Like most of the administration, teachers and students at Parkway High School, Meredith McGovern will be outfitted head to toe today in all black as a show of support for the undefeated and No. 2-ranked Parkway football team.
It’s Black Out Day in south Bossier in preparation for perhaps the biggest high school football game in this area in well over a decade. No. 4-ranked Byrd, along with its “city” of fans will roll into Preston Crownover Stadium for a 7 p.m. meeting of two top five-rated Class 5A teams, Louisiana’s largest school classification.
McGovern, an avid sports fan and big-time Panthers supporter, won’t be at today’s game with the 7-0 Yellow Jackets, however, because she hasn’t attended a game all season. That’s despite teaching about 20 Panthers involved with the football team, cheerleaders, band or Black Cat Revue.
“I’m very superstitious, and I don’t want to be the reason they lose by attending when I haven’t been to a game this year,” said McGovern, who swears LSU lost to Ole Miss on Saturday because she wasn’t wearing the correct outfit. “I’m scared to go, but we’ll be keeping up with it on social media sites. It’s out there.”
The game is expected to attract a standing-room-only crowd to a stadium that seats about 5,000. Parkway principal Nichol Bourgeois, who is in her ninth year at the school (four as principal), said attempts were unsuccessful at renting additional portable stands for the contest. But the game will be a big money-maker for the school, at the dead end of the Arthur Ray Teague Parkway.
“When we played Haughton in 2011, both teams were unbeaten, and tickets were $6 each. We made about $35,000 from that game,” Bourgeois said. “Some years, we don’t bring in $35,000 for our entire season. This year, tickets are $7 in advance, $8 at the door.”
When Byrd and Parkway met in 2011, The Times called it “an electric crowd of 5,353 at Preston Crownover Stadium.” This will be the only meeting of the season between the two District 1-5A rivals since Byrd will compete in the LHSAA’s select playoffs, and Parkway is considered nonselect. Both could finish with state titles.
Across the river, Byrd assistant basketball coach Jessica Elie will don her pink Air Jordans for Pink Out Day at the Line Avenue school, and she will attend the game. But Elie won’t leave her house until 7 p.m. because she left her house at that time for Byrd’s first game of the season.
“And we’ve kept winning,” Elie said, chuckling. “I have trouble getting there on time anyway. Everyone at our school is very motivated and very excited.”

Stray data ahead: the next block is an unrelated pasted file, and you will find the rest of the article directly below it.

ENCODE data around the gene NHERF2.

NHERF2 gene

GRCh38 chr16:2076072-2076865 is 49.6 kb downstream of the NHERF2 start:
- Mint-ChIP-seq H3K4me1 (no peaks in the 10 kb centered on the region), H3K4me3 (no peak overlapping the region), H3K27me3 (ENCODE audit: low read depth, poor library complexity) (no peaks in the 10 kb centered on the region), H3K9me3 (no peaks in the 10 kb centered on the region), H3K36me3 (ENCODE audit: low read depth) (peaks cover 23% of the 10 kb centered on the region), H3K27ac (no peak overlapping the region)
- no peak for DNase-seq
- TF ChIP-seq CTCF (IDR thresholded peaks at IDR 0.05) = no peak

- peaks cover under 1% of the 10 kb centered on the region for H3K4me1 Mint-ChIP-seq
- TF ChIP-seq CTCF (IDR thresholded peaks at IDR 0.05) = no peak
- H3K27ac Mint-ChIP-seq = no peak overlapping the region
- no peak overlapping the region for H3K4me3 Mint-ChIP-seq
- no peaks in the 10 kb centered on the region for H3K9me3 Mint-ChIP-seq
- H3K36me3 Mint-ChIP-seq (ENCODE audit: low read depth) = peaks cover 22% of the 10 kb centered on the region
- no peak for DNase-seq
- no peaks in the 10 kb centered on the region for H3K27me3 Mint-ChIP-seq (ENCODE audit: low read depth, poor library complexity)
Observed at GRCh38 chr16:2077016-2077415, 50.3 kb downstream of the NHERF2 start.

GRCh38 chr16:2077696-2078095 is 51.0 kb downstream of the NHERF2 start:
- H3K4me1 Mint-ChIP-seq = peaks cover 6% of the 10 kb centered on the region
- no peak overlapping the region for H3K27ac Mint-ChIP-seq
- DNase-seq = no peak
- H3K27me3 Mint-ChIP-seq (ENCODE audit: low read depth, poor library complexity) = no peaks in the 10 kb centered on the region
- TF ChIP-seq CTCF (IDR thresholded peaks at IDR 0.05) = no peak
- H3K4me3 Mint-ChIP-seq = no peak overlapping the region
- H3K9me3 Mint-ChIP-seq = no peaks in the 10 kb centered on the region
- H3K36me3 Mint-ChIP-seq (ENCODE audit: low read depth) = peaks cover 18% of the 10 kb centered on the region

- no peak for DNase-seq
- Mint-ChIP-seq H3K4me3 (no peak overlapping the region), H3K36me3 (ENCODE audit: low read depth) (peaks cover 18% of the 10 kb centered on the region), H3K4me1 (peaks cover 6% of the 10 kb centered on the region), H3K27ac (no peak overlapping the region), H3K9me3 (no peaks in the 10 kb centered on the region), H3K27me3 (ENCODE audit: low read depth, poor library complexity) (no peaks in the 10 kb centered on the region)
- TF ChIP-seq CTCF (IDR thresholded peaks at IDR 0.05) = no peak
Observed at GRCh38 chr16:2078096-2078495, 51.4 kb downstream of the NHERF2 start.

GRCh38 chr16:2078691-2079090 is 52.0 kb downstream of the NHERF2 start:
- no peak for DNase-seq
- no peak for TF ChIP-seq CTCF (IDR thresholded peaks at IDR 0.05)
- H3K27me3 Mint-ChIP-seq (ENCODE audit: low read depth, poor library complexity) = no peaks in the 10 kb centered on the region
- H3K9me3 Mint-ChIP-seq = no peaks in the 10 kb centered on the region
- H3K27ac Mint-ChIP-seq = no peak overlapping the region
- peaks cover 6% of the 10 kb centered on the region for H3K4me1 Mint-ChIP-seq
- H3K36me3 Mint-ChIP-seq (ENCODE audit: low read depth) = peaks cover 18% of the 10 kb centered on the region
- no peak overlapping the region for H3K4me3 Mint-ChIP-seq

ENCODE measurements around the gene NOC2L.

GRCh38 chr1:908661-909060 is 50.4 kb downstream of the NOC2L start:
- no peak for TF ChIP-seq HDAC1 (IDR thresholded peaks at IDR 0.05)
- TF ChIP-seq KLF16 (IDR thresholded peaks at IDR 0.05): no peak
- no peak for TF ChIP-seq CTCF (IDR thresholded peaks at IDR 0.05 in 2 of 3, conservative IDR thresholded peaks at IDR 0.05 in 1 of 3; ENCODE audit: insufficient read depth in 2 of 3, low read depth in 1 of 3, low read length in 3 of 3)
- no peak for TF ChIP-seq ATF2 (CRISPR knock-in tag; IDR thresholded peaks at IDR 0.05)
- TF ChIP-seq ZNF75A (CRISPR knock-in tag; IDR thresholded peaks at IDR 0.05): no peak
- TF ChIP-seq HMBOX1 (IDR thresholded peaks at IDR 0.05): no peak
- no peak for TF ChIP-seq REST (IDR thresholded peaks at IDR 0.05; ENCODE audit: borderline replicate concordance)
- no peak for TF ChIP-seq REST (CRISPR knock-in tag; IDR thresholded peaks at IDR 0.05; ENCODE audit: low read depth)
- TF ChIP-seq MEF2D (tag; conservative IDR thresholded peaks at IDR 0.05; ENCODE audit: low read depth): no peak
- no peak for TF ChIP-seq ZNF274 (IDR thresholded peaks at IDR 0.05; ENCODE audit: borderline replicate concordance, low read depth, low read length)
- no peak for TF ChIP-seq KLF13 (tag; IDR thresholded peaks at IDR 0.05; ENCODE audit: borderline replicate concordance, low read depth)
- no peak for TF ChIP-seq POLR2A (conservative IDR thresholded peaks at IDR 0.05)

Byrd principal Jerry Badgley said he and Bourgeois have decided to put their spirit groups in chairs on the track, rather than in the stands where they will take up seats for ticket buyers. At the request of game officials, however, the bands will be in the stands to keep their noise from disrupting the play on the field.
“For most of these kids, playing high school football will be as far as their football career carries them — only a few get to move on to the next level,” Badgley said. “I wish we could get a crowd like this for every game. The kids deserve it. I’d rather play in a sold-out stadium all the time.”
The game will feature some of the top athletes in the state, including Parkway quarterback Brandon Harris, an LSU commit, and wide receiver Brodrick Jefferson, a Louisiana Tech commit. The 6-foot-2 lanky Harris sparks memories of former Byrd quarterback Arnaz Battle, who starred at Notre Dame and played several seasons in the NFL.
“Avnaz was a great kid, very smart, who worked hard every day — he had the whole package,” said Byrd coach Mike Suggs, who has watched film of Harris. “Avnaz and Brandon are a little different, but they do have some similarities. Avnaz was more (of a) physical runner of the football, but Brandon is a little better thrower of the football.”
Security at the game is not expected to be a problem, Bourgeois and Badgley said. Parkway will have about 16 officers on hand, while Byrd is bringing one more than it usually takes.
“We have secured some additional parking at the middle school and at Shady Grove Baptist Church nearby,” Bourgeois said.
Badgley said tickets were selling briskly at his school early this week, and he overheard some of The Hive (Byrd’s student cheering section) talking.
“They said they were headed to the stadium as soon as the bell rang on Friday,” he said.
The Byrd-Parkway game not only pits district rivals and ranked teams against each other, it lines up Bossier City’s best against Shreveport’s best. Just how big is the game?
“All the girls were talking about it at Junior League today — that’s how big it is. It’s citywide,” McGovern said.
However today’s game turns out on the field, at least one thing is certain — either McGovern will be able to start attending Parkway games or Elie will be able to leave her house on time for the next Byrd contest.